CAAA BILL TO CURB GENDER BIAS IN WORKERS' COMPENSATION INSURANCE VETOED: NURSES DESERVE PROTECTION FROM MRSA INFECTION - FOR IMMEDIATE RELEASE: Monday, September 30, 2014 - The California Applicants’ Attorneys Association (CAAA), whose members represent Californians hurt at work, and the California Nurses Association’s (C.N.A.) measure to eliminate gender bias against female first responders in California workers’ compensation insurance was vetoed by Governor Brown. AB 2616 (Skinner) was the first measure passed by the Legislature to extend any of the fifteen existing presumptions that male first responders enjoy to first responder occupations dominated by women....           

 
 
 

CAAA and C.N.A. Bill to Curb Gender Bias in Workers’ Compensation Insurance Passes Legislature: Nurses Deserve Protection from MRSA Infections - Groundbreaking Measure Gives Female First Responders Equal Protection - FOR IMMEDIATE RELEASE: Friday, August 22, 2014 - SACRAMENTO, CA - The California Applicants’ Attorneys Association (CAAA), whose members represent Californians hurt at work, and the California Nurses Association’s (C.N.A.) measure to eliminate gender bias against female first responders in California workers’ compensation insurance passed the Assembly today by a vote of 46 - 23. AB 2616 goes now to the governor for action. ....


Click here for more updates on AB 2616


 

AB 2616 (Skinner)

Background

California’s workers compensation system recognizes that some jobs are so inherently dangerous that those workers should not have to prove that their injuries were job related. In particular, first responders like firefighters and police officers who are required to protect the public are presumed to be injured on the job when they get cancer or an infectious disease. The public policy behind this is that because first responders are required to perform their duties in emergency circumstances, they cannot take the precautions other workers can to avoid exposure. Because it is their duty to assume great risk, it is the government’s duty to protect them when something befalls them.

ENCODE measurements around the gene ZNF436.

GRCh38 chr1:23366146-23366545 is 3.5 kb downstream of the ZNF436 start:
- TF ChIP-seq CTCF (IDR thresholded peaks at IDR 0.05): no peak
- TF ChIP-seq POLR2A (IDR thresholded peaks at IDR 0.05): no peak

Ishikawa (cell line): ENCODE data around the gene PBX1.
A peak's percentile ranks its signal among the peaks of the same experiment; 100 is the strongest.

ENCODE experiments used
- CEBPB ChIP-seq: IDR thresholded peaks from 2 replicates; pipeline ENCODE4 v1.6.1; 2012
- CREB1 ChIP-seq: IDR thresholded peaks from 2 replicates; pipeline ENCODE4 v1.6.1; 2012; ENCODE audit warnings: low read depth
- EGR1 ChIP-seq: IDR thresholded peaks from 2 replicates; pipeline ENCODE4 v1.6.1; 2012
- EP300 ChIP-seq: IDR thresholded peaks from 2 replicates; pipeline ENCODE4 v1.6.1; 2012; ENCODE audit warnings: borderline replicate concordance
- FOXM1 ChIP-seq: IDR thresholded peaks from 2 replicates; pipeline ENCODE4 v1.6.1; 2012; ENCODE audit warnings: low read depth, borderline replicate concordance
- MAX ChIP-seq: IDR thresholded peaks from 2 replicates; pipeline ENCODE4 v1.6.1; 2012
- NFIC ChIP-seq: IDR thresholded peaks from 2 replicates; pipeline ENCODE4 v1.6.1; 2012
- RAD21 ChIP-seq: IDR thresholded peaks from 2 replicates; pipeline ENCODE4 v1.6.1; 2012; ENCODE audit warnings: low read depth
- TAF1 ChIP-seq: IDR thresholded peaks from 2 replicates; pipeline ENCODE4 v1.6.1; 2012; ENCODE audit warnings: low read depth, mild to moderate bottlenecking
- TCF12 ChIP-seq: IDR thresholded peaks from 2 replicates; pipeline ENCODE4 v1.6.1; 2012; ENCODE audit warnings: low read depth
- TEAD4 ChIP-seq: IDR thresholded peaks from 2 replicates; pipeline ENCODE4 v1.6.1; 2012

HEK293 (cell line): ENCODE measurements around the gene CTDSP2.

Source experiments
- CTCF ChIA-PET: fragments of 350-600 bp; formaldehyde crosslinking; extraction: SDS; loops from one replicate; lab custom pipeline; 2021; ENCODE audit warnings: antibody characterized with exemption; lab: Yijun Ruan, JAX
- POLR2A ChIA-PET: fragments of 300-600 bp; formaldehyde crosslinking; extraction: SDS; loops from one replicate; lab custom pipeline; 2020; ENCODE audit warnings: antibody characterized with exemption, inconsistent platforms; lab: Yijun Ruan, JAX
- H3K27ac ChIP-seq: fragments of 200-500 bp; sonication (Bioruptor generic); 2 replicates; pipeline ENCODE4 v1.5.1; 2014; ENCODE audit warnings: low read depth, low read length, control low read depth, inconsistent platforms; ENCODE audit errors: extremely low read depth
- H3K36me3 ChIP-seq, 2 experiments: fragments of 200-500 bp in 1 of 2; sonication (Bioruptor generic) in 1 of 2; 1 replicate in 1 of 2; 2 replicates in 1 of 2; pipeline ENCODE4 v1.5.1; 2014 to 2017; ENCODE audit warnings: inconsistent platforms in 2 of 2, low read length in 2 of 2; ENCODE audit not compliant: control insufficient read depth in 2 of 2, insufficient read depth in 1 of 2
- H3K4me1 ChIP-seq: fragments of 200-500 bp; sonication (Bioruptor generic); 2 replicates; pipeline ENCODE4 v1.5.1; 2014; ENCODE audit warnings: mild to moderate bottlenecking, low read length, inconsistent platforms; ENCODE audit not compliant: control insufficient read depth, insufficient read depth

There is one group of first responders who do not receive this protection from dangerous conditions. These are hospital employees who, like police officers and firefighters, are routinely exposed to conditions that can lead to major health problems. Nurses and other hospital employees also are required to assume great risk but unlike public safety officers they are not given the same legal protections when they get sick on the job.

 

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In part, this is due to gender inequity. Public safety first responders are a predominantly male workforce but hospital employees are a predominantly female workforce. The Labor Code currently provides 15 categories of presumptions for various first responders and all of them are for male dominated workforces. There is not one presumption for first responders like nurses which is primarily a female workforce. AB 2616 is intends to correct this gender imbalance by extending part of one of the fifteen exemptions that men enjoy – for MRSA skin infections which are a major health problem in hospitals around the world.  
 

Opponent's Arguments

Hospitals are sanitized and there is no evidence that MRSA is a major problem – One out of every six deaths in the US can be attributed to an infection acquired in a hospital.

AB 2616 will open the door to presumptions for the private employment market – The issue isn’t whether the worker is public or private. The issue is whether the worker is a first responder who has a duty to perform their duties in an emergency.

There is no evidence that nurses are being denied comp – Applicant attorneys report that female workers are often forced to testify to personal details of their lives in an effort to deny claims. As female workers experience this it has a chilling effect on the willingness of other female workers to come forth with their claims.

RESPONSES to DEPARTMENT of FINANCE LETTER

DOF argues that adding a presumption will lead to unknown but potentially significant increase costs. But the University of California says it approves 97 percent of all MRSA claims so in reality the costs are known and they are not significant.